Principles for Handling Money
This page has ideas about how to manage finances in our organization so as not to make it dependent on money; so that the success of the organization is not vulnerable to economic conditions, and so that the characteristics of the organization are not determined by our sources of funding.
We want to avoid institutional hypocrisy as much as possible. One of the most common causes of institutional hypocrisy is the shift towards an organization's operation being more important than its original purpose. Often, money drives, or is closely tied to this shift away from the organization's values, as the organization begins to compromise its values in response to financial constraints or goals.
Problems associated with the handling of money in organizations
There are many different ways that institutional hypocrisy or other problems can arise, in association with how an organization uses, raises, or handles money.
- Organizations can make decisions based on conditional contributions from large donors, thus allowing people to influence the organization with money.
- People in charge of the money in an organization may spend it in unethical ways
- Organizations can use unethical methods, or methods that contradict the organization's supposed values, to raise money, such as by pressuring or deceiving in attempts to raise money, or generating revenue for the organization by unethical means.
- Management of money may be wasteful or ineffective. In particular:
- Large organizations that have different subgroups with their own budgets can waste money because each subgroup tries to use up its budget each year, often with the understanding that groups that do not use their budget will not be able to save the money till next year, and will be given a smaller budget in subsequent years. This sort of behavior is common in universities and colleges, especially in student organizations, but can exist in any sort of organizations.
We have not raised or spent any money as an organization yet, but we have adopted the following principles:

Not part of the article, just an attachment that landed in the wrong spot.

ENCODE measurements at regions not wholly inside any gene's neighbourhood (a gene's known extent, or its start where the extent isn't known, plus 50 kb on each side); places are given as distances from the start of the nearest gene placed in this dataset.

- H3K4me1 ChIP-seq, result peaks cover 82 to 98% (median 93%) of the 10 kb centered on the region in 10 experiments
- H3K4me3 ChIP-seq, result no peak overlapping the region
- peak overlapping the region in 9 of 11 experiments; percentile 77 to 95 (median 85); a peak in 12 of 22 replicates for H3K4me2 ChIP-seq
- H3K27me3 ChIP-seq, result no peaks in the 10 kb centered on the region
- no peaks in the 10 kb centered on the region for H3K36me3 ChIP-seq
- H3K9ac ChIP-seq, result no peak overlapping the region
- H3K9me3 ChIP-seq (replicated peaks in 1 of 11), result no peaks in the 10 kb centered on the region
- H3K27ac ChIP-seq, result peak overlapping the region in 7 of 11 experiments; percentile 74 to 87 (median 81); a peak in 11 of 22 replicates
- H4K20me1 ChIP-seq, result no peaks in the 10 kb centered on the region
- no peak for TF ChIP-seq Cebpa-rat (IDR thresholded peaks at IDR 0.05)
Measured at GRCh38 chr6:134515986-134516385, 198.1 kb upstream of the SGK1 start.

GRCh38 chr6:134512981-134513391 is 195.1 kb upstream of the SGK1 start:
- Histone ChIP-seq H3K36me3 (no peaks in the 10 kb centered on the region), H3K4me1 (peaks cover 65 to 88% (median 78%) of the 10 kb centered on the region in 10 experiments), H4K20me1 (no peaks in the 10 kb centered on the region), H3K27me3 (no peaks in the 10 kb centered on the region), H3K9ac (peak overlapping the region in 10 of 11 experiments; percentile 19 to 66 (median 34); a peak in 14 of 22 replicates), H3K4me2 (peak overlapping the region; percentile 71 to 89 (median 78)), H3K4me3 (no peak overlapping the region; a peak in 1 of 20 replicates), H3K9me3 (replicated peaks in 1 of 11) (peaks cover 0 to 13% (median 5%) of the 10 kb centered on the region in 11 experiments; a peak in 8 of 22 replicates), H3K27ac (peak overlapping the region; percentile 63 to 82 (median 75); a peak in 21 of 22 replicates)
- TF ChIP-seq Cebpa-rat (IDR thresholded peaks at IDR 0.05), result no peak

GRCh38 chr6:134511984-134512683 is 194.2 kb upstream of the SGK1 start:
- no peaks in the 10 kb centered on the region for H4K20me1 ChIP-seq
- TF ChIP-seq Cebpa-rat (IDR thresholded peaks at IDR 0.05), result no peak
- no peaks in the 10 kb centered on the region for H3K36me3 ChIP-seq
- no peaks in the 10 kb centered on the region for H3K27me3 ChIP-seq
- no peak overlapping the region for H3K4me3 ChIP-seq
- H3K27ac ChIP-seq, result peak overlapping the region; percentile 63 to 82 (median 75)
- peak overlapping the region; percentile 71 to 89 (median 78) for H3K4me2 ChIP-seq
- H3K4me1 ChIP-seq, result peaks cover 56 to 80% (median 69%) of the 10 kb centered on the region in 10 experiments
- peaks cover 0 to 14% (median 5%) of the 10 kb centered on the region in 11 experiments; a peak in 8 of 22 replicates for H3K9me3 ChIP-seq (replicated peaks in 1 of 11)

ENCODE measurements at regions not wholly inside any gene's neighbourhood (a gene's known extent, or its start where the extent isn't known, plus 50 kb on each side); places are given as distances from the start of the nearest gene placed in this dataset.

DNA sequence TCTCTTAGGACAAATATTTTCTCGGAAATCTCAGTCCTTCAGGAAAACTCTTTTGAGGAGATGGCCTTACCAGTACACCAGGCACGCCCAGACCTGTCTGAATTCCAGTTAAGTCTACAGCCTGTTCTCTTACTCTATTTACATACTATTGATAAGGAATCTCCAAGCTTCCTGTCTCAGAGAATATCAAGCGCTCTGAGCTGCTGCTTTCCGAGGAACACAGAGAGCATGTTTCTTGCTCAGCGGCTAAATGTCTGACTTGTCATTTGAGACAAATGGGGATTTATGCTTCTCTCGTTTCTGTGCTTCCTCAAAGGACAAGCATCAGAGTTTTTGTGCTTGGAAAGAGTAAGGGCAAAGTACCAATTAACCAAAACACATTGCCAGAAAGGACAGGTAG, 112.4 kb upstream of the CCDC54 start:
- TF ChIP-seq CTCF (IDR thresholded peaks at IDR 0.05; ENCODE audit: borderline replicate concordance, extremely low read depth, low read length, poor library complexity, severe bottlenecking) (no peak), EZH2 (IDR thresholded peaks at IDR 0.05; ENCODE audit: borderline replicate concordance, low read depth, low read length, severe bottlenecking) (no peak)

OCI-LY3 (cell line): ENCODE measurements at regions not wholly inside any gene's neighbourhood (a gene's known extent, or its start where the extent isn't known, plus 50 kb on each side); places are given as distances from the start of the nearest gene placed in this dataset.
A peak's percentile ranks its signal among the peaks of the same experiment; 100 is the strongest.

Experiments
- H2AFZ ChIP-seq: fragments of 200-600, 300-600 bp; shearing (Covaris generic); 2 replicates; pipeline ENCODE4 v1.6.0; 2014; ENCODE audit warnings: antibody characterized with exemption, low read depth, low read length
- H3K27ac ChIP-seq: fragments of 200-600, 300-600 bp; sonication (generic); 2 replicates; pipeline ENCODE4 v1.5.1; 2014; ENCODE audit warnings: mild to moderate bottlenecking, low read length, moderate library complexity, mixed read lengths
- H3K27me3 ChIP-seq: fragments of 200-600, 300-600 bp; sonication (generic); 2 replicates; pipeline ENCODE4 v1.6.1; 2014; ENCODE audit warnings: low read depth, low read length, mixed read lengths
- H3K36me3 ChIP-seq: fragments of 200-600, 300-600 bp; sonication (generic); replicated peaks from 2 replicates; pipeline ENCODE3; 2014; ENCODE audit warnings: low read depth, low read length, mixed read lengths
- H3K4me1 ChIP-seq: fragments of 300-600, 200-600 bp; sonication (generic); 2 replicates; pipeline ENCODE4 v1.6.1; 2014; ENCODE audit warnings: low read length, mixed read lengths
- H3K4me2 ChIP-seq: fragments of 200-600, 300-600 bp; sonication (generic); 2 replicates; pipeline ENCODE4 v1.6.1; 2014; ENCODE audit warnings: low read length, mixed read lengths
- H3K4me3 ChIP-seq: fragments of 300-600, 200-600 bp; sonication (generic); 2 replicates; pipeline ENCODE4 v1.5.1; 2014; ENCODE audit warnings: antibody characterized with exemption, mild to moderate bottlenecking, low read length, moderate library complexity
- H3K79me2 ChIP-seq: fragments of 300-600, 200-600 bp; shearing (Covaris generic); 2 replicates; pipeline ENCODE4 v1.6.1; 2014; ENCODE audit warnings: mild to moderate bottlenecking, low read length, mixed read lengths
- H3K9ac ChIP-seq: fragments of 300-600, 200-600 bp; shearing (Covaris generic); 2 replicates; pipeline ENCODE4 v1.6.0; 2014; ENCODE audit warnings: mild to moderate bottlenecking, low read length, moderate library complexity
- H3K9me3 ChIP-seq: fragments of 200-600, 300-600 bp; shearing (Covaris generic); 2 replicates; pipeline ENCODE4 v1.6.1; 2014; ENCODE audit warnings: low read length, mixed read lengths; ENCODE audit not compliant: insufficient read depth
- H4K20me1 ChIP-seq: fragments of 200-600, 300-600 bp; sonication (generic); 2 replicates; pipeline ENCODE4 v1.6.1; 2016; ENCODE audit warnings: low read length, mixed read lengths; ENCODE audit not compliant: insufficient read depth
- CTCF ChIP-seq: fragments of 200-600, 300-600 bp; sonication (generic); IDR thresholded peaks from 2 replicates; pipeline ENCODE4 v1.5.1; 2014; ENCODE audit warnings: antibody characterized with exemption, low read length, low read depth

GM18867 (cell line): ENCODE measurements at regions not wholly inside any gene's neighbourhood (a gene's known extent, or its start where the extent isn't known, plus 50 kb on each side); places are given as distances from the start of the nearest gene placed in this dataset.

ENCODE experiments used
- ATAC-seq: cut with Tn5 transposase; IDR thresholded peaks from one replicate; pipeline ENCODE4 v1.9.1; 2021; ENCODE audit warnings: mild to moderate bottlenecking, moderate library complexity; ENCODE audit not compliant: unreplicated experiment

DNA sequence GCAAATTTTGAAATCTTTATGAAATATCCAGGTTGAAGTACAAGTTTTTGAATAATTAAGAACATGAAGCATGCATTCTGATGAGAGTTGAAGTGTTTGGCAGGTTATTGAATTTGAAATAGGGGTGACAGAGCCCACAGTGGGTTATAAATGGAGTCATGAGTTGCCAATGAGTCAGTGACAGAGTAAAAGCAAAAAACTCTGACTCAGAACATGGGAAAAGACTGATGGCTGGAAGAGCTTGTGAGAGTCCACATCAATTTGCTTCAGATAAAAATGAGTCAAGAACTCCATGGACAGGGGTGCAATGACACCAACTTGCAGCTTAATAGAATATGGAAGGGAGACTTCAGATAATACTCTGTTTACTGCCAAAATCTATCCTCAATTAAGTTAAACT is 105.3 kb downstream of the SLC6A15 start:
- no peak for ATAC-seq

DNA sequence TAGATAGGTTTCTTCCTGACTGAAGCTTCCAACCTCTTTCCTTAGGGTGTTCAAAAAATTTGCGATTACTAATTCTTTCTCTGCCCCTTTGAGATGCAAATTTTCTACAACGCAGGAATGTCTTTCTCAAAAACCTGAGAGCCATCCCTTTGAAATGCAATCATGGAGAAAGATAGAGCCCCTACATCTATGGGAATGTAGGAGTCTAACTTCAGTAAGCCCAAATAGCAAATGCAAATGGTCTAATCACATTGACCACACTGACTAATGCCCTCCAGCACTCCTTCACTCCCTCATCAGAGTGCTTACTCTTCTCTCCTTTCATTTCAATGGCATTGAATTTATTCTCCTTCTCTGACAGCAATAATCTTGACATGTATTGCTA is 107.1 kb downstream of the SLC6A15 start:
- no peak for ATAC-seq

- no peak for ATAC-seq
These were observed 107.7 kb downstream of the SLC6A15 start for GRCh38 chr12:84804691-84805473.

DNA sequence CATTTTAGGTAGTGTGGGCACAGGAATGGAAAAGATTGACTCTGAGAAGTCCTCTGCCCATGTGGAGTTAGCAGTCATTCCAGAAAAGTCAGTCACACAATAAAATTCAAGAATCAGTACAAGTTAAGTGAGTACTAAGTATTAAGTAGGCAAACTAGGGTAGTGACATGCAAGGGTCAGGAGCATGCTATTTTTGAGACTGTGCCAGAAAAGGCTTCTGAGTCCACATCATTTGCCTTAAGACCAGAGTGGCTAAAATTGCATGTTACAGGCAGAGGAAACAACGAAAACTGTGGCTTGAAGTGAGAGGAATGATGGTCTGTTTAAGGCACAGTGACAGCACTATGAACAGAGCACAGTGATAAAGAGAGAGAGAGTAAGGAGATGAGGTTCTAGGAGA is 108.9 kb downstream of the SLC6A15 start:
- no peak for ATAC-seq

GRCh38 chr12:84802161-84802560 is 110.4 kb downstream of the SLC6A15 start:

- We accept only unconditional contributions.
- Our finances are completely transparent.
- Anyone can question a transaction, and possibly veto it.
- We are initially restricting expenditures to 50% of our assets. These are apportioned monthly, i.e. each month, 1/12th of the money in the total assets not yet able to be spent, is marked as able to be spent.
- Independently of this, we can raise money for specific expenditures, either individual items, or a collection of expenditures with a specified budget.
- For now, we are not taking on any recurring expenditures.
Special expenditures or budgets
In order to facilitate larger expenditures or events, we allow raising money for specific expenditures or sets of expenditures with a specified budgets. The budgets are not fixed, and the donations are still treated as unconditional: the use of the funds is still subject to the consensus of our group and can be changed by consensus.
In the event that the expenditure is cancelled after some money has been raised, or the expenditure is carried out with extra funding left over, the excess can be either put into Why This Way's general fund, or donated to charity. Before raising any money, we decide where any excess or unused money will be donated.
These special expenditures must have at least one person in charge of the raising of funds.
- We plan to eventually restrict our spending to a smaller (10%-25%?) portion of our assets, in order to be independent of even long-term economic fluctuations in society.
- We have been discussing a principle of not taking out loans.
- We can take on recurring expenditures when needed to sustain activities that we deem worthwhile and we have more stable finances
Explanation of these principles